Lacking in imagination and depth, 40 Days and 40 Nights is a clumsy and poorly edited tale that runs out of ideas fast. First-time screenwriter Robert Perez makes a mess of an idea that could’ve been developed better. It has Josh Hartnett but nothing else and it offends rather than entertains.
The story: Matt Sullivan, a San Francisco dot.commer has just been dumped by his girlfriend Nicole who’s now engaged to someone else. After dating lots of girls he still can’t get Nicole out of his mind. To please a demanding partner he’s shocked to find himself faking an orgasm and so decides to abstain from all forms of sexual activity for Lent. Even his brother John, who’s training to become a priest advises him that chastity isn’t easy. In the meantime, Matt’s co-workers start taking bets on whether he can stay celibate. A few days later, while at his local laundromat he meets cyber-nanny Erica and then the complications begin.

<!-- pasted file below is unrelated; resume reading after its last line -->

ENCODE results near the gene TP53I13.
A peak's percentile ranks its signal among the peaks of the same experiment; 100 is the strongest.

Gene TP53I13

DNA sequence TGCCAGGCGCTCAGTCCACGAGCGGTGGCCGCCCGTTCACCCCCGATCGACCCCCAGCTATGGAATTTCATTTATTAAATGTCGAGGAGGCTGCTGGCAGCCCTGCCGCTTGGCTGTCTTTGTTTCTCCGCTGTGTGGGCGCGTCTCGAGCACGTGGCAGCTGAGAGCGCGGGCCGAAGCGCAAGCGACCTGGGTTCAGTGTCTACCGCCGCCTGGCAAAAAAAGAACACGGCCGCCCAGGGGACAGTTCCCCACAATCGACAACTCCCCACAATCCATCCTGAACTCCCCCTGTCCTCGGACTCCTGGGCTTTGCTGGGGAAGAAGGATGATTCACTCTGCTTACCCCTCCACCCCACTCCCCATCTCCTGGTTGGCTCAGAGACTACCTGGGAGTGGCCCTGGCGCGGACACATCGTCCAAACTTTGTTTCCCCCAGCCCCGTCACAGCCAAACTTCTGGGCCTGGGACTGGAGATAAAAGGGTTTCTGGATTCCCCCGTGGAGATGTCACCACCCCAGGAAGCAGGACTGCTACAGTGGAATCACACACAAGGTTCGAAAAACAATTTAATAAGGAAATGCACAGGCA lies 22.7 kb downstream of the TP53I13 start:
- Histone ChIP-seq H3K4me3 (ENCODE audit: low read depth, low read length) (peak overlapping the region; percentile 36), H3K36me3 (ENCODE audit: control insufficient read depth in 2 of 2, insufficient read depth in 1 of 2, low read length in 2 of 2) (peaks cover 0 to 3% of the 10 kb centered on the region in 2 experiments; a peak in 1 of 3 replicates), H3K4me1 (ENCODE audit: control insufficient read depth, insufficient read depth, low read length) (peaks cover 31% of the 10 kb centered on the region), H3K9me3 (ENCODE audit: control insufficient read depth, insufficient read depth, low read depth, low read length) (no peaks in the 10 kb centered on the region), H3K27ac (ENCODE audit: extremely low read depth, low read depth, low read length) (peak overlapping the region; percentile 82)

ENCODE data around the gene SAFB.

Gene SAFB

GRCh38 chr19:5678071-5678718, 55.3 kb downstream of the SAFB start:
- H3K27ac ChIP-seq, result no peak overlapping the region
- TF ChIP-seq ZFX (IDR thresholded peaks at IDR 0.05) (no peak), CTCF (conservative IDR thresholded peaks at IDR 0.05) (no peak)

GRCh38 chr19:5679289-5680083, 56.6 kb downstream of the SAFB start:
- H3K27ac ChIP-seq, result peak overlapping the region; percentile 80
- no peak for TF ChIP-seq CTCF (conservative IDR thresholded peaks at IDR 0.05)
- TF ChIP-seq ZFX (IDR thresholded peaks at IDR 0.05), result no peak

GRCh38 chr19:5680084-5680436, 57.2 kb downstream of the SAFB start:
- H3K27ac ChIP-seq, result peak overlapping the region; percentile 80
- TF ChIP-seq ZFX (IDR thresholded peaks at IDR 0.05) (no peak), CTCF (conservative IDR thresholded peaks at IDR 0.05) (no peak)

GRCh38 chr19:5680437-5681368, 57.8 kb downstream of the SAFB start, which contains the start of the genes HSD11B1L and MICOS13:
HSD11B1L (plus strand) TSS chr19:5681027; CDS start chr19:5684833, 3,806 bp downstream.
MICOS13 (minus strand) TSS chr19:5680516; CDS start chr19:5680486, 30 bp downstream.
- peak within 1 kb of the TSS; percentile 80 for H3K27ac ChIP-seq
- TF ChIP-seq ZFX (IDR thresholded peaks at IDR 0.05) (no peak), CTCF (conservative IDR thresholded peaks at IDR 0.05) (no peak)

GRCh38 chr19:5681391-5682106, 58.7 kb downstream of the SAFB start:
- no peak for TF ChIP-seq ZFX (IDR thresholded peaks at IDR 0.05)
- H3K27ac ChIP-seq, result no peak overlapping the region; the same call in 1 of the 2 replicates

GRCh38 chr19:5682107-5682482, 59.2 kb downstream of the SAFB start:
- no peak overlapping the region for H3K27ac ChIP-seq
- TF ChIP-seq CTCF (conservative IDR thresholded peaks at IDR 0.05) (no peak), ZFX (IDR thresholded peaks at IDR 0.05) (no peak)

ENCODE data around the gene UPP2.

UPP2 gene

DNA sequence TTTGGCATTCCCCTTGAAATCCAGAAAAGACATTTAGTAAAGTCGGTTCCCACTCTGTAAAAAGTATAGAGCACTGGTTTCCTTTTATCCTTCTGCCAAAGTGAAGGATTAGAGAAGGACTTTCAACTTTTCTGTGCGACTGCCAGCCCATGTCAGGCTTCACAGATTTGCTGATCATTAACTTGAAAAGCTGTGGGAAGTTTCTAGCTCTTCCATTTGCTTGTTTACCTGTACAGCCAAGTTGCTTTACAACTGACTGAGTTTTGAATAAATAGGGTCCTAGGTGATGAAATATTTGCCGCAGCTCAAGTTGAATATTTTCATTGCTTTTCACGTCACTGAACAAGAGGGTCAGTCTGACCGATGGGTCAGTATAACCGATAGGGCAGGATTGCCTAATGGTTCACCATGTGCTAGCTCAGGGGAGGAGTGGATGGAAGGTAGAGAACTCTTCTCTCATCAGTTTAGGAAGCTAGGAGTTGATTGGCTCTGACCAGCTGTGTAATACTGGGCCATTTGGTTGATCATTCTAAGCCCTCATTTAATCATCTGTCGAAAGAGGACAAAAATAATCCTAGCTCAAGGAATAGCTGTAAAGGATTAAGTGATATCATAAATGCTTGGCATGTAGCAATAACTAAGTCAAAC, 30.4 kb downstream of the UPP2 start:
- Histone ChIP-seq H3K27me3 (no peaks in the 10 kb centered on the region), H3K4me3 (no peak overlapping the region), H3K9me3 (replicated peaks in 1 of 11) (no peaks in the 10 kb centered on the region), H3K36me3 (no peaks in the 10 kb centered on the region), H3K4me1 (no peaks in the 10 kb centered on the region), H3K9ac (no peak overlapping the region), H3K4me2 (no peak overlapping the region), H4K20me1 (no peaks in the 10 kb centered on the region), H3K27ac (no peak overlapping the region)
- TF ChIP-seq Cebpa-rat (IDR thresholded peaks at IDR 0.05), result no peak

This has to be one of Josh Hartnett’s worst movies. He was pretty good in Pearl Harbor and Hollywood Homicide but here he’s stuck in one-joke plot hell.
The movie’s biggest problem is that it features unpleasant cardboard cutout characters who have one thing on their mind: sex. That’s all they talk about and everyone thinks this is completely normal. They work in an office where nobody seems to do anything and the females dress like porn stars. When Matt abstains from sex, his co-workers are so annoyed with his celibacy that they scheme against him.
There’s hardly any comedic moments and what jokes there are we’ve heard countless times before. There’s an excruciating scene where Matt’s dad discusses his sex life now that he’s had hip replacement surgery which falls completely flat.
Short on surprises, 40 Days and 40 Nights offers nothing new to the genre. Hartnett is wasted and he’s unable to lift the film out of it’s doldrums. Also, the movie felt longer than it’s 93 minutes running time. Disposable and forgettable.